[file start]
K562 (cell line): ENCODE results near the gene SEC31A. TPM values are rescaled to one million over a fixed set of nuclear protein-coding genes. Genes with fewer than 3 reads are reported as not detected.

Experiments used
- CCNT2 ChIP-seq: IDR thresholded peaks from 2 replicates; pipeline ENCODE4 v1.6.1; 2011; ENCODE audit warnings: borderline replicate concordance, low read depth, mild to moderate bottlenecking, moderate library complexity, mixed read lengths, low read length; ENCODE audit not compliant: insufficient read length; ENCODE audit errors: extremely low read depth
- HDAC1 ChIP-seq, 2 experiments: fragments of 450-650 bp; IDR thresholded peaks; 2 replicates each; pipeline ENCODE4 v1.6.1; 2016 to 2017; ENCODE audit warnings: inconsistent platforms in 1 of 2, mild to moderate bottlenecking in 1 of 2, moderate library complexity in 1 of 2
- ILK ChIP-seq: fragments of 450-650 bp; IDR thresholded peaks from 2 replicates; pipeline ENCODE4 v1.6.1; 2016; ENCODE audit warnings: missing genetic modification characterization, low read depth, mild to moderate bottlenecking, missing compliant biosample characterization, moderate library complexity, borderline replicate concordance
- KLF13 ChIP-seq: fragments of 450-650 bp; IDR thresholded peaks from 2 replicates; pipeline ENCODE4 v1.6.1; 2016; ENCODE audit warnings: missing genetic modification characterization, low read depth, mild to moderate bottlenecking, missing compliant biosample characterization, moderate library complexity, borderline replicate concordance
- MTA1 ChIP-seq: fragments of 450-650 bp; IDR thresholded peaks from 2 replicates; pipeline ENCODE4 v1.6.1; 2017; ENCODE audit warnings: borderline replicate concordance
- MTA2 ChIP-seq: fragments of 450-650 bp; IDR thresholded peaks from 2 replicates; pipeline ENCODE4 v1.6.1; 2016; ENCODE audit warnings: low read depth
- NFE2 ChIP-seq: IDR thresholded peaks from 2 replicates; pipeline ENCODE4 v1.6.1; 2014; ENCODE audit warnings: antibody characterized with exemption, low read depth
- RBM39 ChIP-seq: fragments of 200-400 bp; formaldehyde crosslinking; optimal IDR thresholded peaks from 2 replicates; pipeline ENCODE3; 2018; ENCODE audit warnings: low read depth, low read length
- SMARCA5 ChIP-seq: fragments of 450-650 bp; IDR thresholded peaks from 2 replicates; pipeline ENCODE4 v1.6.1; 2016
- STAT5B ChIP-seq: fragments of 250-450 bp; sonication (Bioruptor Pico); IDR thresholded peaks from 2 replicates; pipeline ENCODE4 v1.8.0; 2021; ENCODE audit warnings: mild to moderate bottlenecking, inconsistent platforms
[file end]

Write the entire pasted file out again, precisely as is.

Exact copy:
K562 (cell line): ENCODE results near the gene SEC31A. TPM values are rescaled to one million over a fixed set of nuclear protein-coding genes. Genes with fewer than 3 reads are reported as not detected.

Experiments used
- CCNT2 ChIP-seq: IDR thresholded peaks from 2 replicates; pipeline ENCODE4 v1.6.1; 2011; ENCODE audit warnings: borderline replicate concordance, low read depth, mild to moderate bottlenecking, moderate library complexity, mixed read lengths, low read length; ENCODE audit not compliant: insufficient read length; ENCODE audit errors: extremely low read depth
- HDAC1 ChIP-seq, 2 experiments: fragments of 450-650 bp; IDR thresholded peaks; 2 replicates each; pipeline ENCODE4 v1.6.1; 2016 to 2017; ENCODE audit warnings: inconsistent platforms in 1 of 2, mild to moderate bottlenecking in 1 of 2, moderate library complexity in 1 of 2
- ILK ChIP-seq: fragments of 450-650 bp; IDR thresholded peaks from 2 replicates; pipeline ENCODE4 v1.6.1; 2016; ENCODE audit warnings: missing genetic modification characterization, low read depth, mild to moderate bottlenecking, missing compliant biosample characterization, moderate library complexity, borderline replicate concordance
- KLF13 ChIP-seq: fragments of 450-650 bp; IDR thresholded peaks from 2 replicates; pipeline ENCODE4 v1.6.1; 2016; ENCODE audit warnings: missing genetic modification characterization, low read depth, mild to moderate bottlenecking, missing compliant biosample characterization, moderate library complexity, borderline replicate concordance
- MTA1 ChIP-seq: fragments of 450-650 bp; IDR thresholded peaks from 2 replicates; pipeline ENCODE4 v1.6.1; 2017; ENCODE audit warnings: borderline replicate concordance
- MTA2 ChIP-seq: fragments of 450-650 bp; IDR thresholded peaks from 2 replicates; pipeline ENCODE4 v1.6.1; 2016; ENCODE audit warnings: low read depth
- NFE2 ChIP-seq: IDR thresholded peaks from 2 replicates; pipeline ENCODE4 v1.6.1; 2014; ENCODE audit warnings: antibody characterized with exemption, low read depth
- RBM39 ChIP-seq: fragments of 200-400 bp; formaldehyde crosslinking; optimal IDR thresholded peaks from 2 replicates; pipeline ENCODE3; 2018; ENCODE audit warnings: low read depth, low read length
- SMARCA5 ChIP-seq: fragments of 450-650 bp; IDR thresholded peaks from 2 replicates; pipeline ENCODE4 v1.6.1; 2016
- STAT5B ChIP-seq: fragments of 250-450 bp; sonication (Bioruptor Pico); IDR thresholded peaks from 2 replicates; pipeline ENCODE4 v1.8.0; 2021; ENCODE audit warnings: mild to moderate bottlenecking, inconsistent platforms